Interpretation of Labor Laws
Labor laws are generally construed liberally in favor of labor. The Labor Code of the Philippines states: “All doubts in the implementation and interpretation of the provisions of the Labor Code, including its implementing rules and regulations, shall be resolved in favor of labor.” Similar provision can be found in the New Civil Code,
However, the above provisions do not mean that courts has to blindly rule in favor of labor. Capital and management are entitled to no less protection under the law. The law, while protecting the rights of the employees, authorizes neither the oppression nor destruction of the employer. When the law angles the scale of justice in favor of labor, the scale should never be so tilted if the result is an injustice to the employer.
Interpretation of Labor Contract
Labor contracts are not ordinary contract. The relation between capital and labor are not merely contractual in that the parties do not have complete freedom as to the terms of their relationship. For example, an employee cannot agree to a wage below the minimum wage set by law, or to waive his right to overtime pay for overtime work rendered. This agreement or waiver, even if voluntarily entered into by the parties, is void for being contrary to public policy. Labor contracts are so impressed with public interest that labor contracts must yield to the common good. Hence, labor contracts must yield to laws on CBA, strikes and lockouts, etc.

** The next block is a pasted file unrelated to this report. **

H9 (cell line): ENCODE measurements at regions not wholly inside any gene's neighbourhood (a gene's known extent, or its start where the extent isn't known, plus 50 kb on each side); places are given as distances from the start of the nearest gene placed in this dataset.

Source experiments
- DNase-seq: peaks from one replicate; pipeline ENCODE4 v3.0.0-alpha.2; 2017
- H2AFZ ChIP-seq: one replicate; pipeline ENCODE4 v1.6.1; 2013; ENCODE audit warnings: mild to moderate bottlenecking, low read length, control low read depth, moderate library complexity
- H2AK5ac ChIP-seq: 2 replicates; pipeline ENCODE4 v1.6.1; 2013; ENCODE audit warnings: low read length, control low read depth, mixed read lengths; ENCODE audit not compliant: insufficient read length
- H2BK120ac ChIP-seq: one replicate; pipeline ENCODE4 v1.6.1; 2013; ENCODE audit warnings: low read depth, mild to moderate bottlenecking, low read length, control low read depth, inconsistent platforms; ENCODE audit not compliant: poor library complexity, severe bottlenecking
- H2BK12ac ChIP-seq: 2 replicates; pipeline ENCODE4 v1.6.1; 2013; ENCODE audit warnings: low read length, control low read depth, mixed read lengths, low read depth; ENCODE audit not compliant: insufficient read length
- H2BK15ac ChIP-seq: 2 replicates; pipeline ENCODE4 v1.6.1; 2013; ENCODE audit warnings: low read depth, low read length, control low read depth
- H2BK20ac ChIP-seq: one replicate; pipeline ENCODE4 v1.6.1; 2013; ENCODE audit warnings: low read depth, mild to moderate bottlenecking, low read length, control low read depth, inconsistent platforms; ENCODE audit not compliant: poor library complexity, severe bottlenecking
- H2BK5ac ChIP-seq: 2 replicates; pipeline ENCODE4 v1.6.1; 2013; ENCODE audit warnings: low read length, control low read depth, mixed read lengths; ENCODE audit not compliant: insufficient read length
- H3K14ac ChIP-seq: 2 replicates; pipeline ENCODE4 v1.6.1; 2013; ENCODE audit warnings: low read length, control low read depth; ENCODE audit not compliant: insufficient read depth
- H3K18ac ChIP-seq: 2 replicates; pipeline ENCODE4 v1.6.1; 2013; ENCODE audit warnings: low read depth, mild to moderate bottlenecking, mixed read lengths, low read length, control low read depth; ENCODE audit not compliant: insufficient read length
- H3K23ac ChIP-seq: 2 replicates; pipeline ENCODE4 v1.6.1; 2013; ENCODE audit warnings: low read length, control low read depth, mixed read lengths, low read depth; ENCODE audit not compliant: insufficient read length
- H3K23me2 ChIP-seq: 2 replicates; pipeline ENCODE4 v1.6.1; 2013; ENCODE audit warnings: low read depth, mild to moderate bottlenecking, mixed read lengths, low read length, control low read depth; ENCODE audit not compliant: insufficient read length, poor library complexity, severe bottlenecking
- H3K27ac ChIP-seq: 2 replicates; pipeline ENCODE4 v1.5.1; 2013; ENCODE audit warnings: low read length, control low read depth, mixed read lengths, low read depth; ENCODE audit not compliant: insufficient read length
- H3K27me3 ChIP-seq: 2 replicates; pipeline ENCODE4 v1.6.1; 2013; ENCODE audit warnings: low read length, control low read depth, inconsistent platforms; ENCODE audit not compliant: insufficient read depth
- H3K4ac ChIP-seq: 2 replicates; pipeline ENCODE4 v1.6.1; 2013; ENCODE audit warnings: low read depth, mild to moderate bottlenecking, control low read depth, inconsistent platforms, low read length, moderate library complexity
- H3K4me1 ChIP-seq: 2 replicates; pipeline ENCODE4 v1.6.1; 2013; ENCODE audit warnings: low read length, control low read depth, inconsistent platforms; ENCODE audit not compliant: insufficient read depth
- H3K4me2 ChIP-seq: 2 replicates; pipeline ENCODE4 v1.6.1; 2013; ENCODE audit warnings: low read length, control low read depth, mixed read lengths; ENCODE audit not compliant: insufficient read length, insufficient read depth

In the interpretation of labor contracts, the rule is, all doubts in the construction of labor contracts should be resolved in favor of the working class. This is in accordance with Article 1702 of the NCC, which directs that in case of doubt, all labor legislation and all labor contracts shall be construed in favor of the safety and decent living for the laborer.
- Article 4, Labor Code of the Philippines.
- Art. 1701, New Civil Code (NCC).
- St. Theresa’s School Of Novaliches Foundation, et al. vs. NLRC, et al., G.R. No. 122955, April 15, 1998.
- See Art. 1700, NCC.
Last Edited: Sunday, May 29, 2011